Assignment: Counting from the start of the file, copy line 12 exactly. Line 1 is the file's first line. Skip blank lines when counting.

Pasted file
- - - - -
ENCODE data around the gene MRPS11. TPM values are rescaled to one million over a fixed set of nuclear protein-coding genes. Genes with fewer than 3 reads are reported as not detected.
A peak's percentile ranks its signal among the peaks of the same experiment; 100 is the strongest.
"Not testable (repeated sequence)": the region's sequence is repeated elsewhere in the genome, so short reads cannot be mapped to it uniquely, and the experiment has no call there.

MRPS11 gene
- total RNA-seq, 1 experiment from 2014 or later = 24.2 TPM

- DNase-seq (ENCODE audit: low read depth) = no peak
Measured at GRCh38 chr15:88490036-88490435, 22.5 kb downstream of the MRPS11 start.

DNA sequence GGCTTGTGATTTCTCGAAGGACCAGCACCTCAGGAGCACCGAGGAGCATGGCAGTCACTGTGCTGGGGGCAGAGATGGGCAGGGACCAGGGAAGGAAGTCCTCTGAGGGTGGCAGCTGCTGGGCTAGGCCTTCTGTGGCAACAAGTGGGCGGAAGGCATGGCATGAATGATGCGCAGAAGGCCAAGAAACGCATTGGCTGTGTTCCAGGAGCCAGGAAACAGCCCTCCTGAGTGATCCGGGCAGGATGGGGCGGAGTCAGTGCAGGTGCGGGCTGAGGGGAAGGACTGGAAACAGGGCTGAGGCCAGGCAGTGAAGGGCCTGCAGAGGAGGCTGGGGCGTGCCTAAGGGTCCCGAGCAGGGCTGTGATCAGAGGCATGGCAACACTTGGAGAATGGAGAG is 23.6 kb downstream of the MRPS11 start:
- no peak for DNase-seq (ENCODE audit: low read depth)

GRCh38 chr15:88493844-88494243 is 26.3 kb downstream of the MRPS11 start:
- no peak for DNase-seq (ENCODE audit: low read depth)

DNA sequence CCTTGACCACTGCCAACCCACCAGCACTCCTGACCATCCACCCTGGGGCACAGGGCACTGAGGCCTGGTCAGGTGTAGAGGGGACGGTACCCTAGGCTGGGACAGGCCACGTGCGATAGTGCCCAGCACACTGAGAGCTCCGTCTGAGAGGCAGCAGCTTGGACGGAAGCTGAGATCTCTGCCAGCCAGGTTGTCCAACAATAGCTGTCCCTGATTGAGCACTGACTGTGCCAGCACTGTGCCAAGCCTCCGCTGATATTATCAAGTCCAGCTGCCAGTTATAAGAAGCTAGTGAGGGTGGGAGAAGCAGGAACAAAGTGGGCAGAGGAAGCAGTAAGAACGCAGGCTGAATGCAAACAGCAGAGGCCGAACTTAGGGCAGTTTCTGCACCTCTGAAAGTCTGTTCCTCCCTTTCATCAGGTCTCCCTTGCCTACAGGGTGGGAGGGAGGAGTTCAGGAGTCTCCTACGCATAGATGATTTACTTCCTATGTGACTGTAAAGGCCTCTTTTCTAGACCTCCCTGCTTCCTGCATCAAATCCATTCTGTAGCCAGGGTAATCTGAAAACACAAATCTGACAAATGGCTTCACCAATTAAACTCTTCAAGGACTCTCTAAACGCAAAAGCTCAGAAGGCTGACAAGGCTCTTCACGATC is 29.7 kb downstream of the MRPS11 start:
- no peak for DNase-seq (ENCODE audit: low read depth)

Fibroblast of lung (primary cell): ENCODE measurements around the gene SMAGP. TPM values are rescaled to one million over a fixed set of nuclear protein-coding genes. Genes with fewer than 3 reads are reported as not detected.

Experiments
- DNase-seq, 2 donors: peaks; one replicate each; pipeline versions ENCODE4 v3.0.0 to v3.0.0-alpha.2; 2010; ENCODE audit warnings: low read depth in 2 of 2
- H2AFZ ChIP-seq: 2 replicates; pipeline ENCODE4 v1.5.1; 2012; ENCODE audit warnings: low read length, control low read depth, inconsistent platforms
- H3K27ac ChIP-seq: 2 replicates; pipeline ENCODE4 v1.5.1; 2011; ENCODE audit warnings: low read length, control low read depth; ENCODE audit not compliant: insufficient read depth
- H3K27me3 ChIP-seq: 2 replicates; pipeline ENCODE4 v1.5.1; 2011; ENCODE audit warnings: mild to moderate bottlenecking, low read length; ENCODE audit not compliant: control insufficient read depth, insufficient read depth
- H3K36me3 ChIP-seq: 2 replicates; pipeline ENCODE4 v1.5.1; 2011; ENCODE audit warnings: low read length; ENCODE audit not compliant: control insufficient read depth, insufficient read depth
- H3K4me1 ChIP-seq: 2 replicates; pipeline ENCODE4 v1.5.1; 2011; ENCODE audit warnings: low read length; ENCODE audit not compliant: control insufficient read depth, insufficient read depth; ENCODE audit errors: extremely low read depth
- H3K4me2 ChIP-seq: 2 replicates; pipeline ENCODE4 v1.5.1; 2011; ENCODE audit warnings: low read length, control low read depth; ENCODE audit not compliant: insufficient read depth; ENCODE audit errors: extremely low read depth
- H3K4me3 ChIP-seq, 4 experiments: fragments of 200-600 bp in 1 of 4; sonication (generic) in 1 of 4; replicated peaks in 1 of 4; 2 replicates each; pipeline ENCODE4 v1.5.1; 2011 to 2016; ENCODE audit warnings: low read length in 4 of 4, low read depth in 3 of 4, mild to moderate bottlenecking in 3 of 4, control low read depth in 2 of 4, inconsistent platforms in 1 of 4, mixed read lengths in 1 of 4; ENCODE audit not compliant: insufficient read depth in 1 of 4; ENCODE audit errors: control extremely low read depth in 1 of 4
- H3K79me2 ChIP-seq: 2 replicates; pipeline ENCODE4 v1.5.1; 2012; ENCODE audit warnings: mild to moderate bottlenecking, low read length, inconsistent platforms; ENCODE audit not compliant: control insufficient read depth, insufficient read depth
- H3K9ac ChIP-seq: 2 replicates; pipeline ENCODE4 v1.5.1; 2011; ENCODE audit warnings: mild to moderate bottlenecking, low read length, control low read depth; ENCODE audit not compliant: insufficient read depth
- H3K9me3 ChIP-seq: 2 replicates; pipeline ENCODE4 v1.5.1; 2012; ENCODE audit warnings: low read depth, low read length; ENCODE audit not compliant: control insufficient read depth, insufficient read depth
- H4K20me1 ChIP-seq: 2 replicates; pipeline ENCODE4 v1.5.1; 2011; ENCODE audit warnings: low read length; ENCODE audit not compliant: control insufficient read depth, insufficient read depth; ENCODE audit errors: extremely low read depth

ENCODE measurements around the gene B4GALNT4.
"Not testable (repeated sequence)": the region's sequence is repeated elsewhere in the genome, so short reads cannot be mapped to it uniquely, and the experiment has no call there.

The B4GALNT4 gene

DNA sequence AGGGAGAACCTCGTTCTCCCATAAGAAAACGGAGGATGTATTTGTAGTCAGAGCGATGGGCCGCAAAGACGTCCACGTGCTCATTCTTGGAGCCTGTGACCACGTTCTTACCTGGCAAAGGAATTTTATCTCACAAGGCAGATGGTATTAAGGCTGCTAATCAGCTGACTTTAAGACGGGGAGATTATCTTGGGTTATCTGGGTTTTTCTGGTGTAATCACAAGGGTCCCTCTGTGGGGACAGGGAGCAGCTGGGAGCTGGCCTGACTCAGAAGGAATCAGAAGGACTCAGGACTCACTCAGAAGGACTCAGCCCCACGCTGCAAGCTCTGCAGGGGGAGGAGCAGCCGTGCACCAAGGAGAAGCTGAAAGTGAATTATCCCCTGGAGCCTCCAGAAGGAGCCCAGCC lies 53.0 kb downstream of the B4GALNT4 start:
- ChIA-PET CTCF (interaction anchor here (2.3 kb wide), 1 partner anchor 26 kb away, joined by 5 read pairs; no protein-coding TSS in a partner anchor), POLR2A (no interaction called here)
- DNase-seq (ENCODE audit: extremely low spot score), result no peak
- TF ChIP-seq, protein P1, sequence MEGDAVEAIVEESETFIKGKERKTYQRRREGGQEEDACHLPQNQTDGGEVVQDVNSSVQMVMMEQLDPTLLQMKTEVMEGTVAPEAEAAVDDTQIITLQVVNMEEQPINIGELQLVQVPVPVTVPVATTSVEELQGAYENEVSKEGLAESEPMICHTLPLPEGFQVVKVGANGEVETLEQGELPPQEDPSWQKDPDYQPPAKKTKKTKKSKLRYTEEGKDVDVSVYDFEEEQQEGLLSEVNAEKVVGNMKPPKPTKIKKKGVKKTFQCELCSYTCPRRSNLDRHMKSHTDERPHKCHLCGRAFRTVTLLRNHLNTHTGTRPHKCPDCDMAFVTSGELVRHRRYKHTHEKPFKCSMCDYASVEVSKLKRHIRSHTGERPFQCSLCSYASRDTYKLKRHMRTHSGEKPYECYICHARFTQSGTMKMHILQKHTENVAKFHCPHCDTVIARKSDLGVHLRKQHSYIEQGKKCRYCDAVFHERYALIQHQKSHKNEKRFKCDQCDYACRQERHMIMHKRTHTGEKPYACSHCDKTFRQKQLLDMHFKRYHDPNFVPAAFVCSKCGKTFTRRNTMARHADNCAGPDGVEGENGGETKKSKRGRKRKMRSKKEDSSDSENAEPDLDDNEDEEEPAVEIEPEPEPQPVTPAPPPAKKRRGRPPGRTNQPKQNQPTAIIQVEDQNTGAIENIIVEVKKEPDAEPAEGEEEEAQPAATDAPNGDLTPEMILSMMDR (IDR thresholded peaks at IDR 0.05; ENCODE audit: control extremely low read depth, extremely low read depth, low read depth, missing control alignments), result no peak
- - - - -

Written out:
DNA sequence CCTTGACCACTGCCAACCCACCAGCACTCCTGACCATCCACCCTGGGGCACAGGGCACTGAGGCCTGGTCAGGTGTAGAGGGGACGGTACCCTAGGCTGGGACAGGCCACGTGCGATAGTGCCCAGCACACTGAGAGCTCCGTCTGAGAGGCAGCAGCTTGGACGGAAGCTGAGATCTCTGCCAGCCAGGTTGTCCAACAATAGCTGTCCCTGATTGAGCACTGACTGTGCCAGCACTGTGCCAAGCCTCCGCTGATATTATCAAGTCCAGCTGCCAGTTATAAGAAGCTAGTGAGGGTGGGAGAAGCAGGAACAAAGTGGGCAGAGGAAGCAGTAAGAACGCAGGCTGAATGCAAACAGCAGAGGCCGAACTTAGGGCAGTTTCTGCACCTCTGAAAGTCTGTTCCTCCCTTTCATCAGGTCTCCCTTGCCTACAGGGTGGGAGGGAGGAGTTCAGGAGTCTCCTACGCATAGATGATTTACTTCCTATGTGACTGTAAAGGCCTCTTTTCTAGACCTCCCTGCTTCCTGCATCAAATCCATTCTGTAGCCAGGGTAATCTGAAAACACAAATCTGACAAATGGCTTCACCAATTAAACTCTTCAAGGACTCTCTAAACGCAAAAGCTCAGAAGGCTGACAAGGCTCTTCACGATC is 29.7 kb downstream of the MRPS11 start: